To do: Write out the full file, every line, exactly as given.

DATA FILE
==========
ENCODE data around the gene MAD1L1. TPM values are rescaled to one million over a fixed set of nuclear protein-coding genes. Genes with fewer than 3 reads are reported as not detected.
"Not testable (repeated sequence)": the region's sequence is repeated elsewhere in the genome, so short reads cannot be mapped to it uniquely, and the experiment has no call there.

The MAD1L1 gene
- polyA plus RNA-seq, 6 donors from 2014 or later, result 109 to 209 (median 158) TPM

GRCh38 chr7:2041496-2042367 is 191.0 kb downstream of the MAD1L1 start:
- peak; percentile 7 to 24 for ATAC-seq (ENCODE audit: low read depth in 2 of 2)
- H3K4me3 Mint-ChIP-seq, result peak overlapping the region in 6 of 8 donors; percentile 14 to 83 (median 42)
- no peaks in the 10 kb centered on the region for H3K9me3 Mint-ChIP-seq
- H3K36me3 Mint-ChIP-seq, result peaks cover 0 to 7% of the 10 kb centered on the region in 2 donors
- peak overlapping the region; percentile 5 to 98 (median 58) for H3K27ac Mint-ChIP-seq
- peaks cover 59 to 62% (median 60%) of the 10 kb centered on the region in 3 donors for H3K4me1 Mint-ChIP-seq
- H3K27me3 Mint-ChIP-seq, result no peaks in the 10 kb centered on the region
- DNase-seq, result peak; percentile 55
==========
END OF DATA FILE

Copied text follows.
ENCODE data around the gene MAD1L1. TPM values are rescaled to one million over a fixed set of nuclear protein-coding genes. Genes with fewer than 3 reads are reported as not detected.
"Not testable (repeated sequence)": the region's sequence is repeated elsewhere in the genome, so short reads cannot be mapped to it uniquely, and the experiment has no call there.

The MAD1L1 gene
- polyA plus RNA-seq, 6 donors from 2014 or later, result 109 to 209 (median 158) TPM

GRCh38 chr7:2041496-2042367 is 191.0 kb downstream of the MAD1L1 start:
- peak; percentile 7 to 24 for ATAC-seq (ENCODE audit: low read depth in 2 of 2)
- H3K4me3 Mint-ChIP-seq, result peak overlapping the region in 6 of 8 donors; percentile 14 to 83 (median 42)
- no peaks in the 10 kb centered on the region for H3K9me3 Mint-ChIP-seq
- H3K36me3 Mint-ChIP-seq, result peaks cover 0 to 7% of the 10 kb centered on the region in 2 donors
- peak overlapping the region; percentile 5 to 98 (median 58) for H3K27ac Mint-ChIP-seq
- peaks cover 59 to 62% (median 60%) of the 10 kb centered on the region in 3 donors for H3K4me1 Mint-ChIP-seq
- H3K27me3 Mint-ChIP-seq, result no peaks in the 10 kb centered on the region
- DNase-seq, result peak; percentile 55